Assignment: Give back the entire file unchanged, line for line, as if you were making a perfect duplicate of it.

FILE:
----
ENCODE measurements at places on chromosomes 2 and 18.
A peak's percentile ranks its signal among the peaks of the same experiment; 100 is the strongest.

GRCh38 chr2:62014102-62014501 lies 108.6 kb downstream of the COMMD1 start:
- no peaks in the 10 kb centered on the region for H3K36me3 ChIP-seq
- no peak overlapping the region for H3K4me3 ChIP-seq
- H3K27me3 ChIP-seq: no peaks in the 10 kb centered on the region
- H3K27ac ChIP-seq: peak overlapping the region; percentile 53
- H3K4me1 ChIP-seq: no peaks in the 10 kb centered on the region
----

ENCODE measurements at places on chromosomes 2 and 18.
A peak's percentile ranks its signal among the peaks of the same experiment; 100 is the strongest.

GRCh38 chr2:62014102-62014501 lies 108.6 kb downstream of the COMMD1 start:
- no peaks in the 10 kb centered on the region for H3K36me3 ChIP-seq
- no peak overlapping the region for H3K4me3 ChIP-seq
- H3K27me3 ChIP-seq: no peaks in the 10 kb centered on the region
- H3K27ac ChIP-seq: peak overlapping the region; percentile 53
- H3K4me1 ChIP-seq: no peaks in the 10 kb centered on the region